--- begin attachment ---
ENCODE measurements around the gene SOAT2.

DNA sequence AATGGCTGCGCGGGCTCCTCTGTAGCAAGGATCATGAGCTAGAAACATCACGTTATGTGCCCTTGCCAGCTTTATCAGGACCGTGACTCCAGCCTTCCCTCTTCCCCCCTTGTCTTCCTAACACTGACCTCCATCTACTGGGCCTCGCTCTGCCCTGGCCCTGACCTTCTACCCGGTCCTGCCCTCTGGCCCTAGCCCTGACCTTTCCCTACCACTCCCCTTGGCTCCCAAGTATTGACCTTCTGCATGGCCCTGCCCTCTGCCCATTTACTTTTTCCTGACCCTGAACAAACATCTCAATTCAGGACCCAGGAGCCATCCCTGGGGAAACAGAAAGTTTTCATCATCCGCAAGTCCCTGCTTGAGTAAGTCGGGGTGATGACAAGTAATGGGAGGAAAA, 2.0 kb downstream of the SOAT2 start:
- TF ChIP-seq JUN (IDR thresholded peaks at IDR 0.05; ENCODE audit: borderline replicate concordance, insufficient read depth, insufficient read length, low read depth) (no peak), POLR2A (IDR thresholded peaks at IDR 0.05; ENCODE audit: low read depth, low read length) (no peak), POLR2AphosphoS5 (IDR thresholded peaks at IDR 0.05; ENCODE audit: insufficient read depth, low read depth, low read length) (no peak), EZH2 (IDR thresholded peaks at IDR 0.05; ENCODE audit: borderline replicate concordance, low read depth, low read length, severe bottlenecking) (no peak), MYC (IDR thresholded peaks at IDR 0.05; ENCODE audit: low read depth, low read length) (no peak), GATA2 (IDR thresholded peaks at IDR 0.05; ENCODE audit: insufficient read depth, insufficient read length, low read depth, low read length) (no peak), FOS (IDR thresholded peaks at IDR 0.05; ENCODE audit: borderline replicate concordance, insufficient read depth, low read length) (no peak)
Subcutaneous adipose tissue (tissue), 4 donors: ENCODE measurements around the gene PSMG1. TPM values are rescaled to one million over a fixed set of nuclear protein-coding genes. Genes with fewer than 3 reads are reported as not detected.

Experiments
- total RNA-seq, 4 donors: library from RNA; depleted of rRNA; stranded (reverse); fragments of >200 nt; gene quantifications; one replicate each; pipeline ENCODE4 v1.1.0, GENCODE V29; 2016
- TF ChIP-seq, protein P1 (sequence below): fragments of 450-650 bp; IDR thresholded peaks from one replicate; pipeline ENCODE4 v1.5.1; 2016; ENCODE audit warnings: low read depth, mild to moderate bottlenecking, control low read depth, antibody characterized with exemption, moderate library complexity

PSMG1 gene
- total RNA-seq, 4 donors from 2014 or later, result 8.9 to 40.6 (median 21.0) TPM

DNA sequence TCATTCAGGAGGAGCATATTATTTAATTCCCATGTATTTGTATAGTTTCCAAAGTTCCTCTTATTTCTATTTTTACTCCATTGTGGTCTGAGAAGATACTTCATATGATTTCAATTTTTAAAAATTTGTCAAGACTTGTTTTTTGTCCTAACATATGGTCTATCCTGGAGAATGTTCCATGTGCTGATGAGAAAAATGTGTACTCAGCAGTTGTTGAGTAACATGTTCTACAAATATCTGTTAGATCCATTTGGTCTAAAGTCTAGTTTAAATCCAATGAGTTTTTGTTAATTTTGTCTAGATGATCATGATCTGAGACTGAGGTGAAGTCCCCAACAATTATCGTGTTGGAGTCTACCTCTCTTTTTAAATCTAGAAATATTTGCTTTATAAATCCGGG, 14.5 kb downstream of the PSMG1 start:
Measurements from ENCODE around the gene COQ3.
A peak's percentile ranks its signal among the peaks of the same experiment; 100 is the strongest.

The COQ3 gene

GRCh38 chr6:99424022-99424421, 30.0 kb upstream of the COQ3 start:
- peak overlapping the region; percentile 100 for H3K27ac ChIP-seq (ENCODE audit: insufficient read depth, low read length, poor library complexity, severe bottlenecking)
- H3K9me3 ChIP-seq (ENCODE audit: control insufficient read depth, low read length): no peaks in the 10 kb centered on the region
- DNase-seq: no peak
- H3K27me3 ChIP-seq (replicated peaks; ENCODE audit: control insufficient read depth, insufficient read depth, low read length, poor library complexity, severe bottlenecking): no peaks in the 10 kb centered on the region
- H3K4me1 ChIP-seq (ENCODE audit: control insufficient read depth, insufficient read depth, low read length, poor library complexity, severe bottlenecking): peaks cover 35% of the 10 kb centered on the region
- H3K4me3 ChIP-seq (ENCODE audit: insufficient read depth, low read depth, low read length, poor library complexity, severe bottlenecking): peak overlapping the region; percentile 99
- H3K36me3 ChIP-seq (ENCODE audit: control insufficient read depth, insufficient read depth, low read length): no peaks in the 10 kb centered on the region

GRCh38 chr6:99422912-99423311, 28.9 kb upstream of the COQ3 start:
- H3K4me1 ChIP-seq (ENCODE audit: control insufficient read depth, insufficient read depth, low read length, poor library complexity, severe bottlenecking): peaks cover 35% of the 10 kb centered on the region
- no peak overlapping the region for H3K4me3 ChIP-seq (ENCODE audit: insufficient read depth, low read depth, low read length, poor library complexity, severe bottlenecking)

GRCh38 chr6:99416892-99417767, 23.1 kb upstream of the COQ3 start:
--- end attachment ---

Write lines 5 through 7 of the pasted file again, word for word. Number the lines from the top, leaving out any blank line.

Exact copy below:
Experiments
- total RNA-seq, 4 donors: library from RNA; depleted of rRNA; stranded (reverse); fragments of >200 nt; gene quantifications; one replicate each; pipeline ENCODE4 v1.1.0, GENCODE V29; 2016
- TF ChIP-seq, protein P1 (sequence below): fragments of 450-650 bp; IDR thresholded peaks from one replicate; pipeline ENCODE4 v1.5.1; 2016; ENCODE audit warnings: low read depth, mild to moderate bottlenecking, control low read depth, antibody characterized with exemption, moderate library complexity